In general, vasodilators increase Kf,c, while vasoconstrictors decrease Kf,c [28,42]. For example, isoproterenol increases intestinal blood flow and Kf,c, the increase in blood flow being directly correlated to the increase in Kf,c [147]. Since isoproterenol does not affect capillary permeability, the increase in Kf,c must be due to an increase in capillary exchange capacity (surface area). This observation, coupled to the responses of other vasodilators and vasoconstrictors, indicate that vascular elements controlling capillary surface area (precapillary sphincters) possess specific receptors for a wide variety of vasoactive agents [42]. Some vasodilators can increase microvascular permeability (e.g., histamine, bradykinin), while some vasoconstrictors (e.g., angiotensin II) can decrease permeability. Thus, unless estimates of capillary permeability are available, caution should be used in attributing changes in Kf,c solely to corresponding changes in capillary surface area.

The effects of vasoactive agents on gastrointestinal oxygen uptake are variable and dependent on either their (1) direct effects on tissue metabolism or (2) indirect effects on oxygen delivery and /or capillary density [69]. Figure 4.2 depicts the relationship between gastrointestinal oxygen uptake and blood flow (or O2 delivery) and circumstances that alter this relationship. Based on this theoretical template, a vasodilator that increases oxidative metabolism will take pathway A. For example, dinitrophenol, an uncoupler of mitochondrial oxidative phosphorylation, increases both blood flow and oxygen consumption [66]. A vasodilator that does not affect oxidative metabolism (e.g., isoproterenol) will take pathway B. Vasoconstrictors tend to reduce gastrointestinal oxygen uptake as depicted by pathway G, unless they also decrease capillary density, in which case they follow pathway F. For example, vasopressin and norepinephrine decrease blood flow, capillary density, and oxygen uptake [34]. By contrast, epinephrine can decrease blood flow and increase capillary density, yet not affect oxygen consumption (pathway H) [69]. Interestingly, after blockade of β-receptors, epinephrine decreased blood flow and oxygen uptake presumably by decreasing capillary density (pathway F) [145].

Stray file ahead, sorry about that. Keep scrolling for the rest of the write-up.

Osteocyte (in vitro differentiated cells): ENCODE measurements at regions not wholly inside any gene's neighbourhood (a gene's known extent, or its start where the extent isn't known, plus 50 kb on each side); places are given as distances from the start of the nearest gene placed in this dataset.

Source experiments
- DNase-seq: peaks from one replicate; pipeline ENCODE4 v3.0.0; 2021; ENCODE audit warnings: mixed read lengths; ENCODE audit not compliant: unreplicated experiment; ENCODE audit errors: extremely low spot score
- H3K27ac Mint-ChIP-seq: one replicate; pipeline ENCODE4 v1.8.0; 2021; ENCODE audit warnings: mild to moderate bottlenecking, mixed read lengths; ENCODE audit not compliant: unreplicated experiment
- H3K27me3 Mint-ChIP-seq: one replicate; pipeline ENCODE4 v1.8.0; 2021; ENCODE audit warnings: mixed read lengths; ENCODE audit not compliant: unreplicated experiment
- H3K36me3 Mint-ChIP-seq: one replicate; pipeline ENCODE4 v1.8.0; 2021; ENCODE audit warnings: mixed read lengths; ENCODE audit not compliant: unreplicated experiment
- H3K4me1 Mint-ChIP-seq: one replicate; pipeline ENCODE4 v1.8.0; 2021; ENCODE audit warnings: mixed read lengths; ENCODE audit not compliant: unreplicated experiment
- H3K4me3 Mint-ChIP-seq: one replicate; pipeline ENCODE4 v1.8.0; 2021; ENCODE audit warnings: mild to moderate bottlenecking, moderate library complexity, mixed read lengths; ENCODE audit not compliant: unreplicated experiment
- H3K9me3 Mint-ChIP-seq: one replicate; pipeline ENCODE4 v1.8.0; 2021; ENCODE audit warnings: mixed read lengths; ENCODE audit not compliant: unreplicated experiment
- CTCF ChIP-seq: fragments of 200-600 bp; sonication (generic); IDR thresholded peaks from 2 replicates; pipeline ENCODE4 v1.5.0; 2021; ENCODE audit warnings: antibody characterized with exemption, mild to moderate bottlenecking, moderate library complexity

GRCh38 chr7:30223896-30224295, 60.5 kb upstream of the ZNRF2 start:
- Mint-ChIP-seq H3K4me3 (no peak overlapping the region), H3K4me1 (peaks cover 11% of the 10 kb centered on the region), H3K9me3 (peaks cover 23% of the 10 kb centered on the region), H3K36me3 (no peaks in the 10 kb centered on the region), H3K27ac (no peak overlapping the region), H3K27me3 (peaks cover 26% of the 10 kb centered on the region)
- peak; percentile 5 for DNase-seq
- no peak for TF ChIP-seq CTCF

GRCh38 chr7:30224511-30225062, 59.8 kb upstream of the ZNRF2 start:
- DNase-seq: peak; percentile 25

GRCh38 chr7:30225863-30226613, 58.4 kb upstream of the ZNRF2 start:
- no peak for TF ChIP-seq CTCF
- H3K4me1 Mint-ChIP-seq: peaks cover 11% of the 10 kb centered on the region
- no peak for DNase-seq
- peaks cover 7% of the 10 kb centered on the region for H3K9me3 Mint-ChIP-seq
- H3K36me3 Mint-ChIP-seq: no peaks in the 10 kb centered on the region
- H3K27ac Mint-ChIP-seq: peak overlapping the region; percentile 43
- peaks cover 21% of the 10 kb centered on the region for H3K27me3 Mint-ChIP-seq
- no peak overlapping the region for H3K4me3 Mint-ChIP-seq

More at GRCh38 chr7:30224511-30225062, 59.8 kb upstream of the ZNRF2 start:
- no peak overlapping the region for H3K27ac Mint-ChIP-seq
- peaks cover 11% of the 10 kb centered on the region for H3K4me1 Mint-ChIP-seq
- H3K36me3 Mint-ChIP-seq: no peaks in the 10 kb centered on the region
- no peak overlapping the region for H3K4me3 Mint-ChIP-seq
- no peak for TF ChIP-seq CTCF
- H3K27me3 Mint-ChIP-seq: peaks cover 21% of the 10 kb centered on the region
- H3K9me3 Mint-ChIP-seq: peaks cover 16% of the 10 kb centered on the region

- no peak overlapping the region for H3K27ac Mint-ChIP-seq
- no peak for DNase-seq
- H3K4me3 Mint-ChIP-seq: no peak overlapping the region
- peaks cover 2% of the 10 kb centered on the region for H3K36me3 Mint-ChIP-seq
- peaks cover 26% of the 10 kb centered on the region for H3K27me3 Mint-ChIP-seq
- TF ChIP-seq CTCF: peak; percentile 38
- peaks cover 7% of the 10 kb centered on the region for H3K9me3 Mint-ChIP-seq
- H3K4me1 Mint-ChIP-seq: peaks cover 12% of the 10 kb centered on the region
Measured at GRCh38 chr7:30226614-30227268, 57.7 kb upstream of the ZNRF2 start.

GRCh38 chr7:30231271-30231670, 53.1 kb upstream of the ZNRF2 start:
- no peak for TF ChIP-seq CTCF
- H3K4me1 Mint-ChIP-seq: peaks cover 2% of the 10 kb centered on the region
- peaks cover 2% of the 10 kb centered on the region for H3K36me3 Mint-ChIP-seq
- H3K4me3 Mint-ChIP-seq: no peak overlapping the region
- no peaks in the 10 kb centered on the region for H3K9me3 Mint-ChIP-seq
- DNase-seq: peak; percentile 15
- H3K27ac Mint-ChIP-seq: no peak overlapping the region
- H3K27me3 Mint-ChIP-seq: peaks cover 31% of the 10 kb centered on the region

FIGURE 4.2. Relationship between oxygen uptake and blood flow (oxygen delivery).

FIGURE 4.2

Relationship between oxygen uptake and blood flow (oxygen delivery). The curves depicted represent a composite of those shown in Figure 3.4. Alterations in tissue oxidative metabolism shift the curve vertically, while alterations in perfused capillary (more...)

Copyright © 2010 by Morgan & Claypool Life Sciences.
Bookshelf ID: NBK53091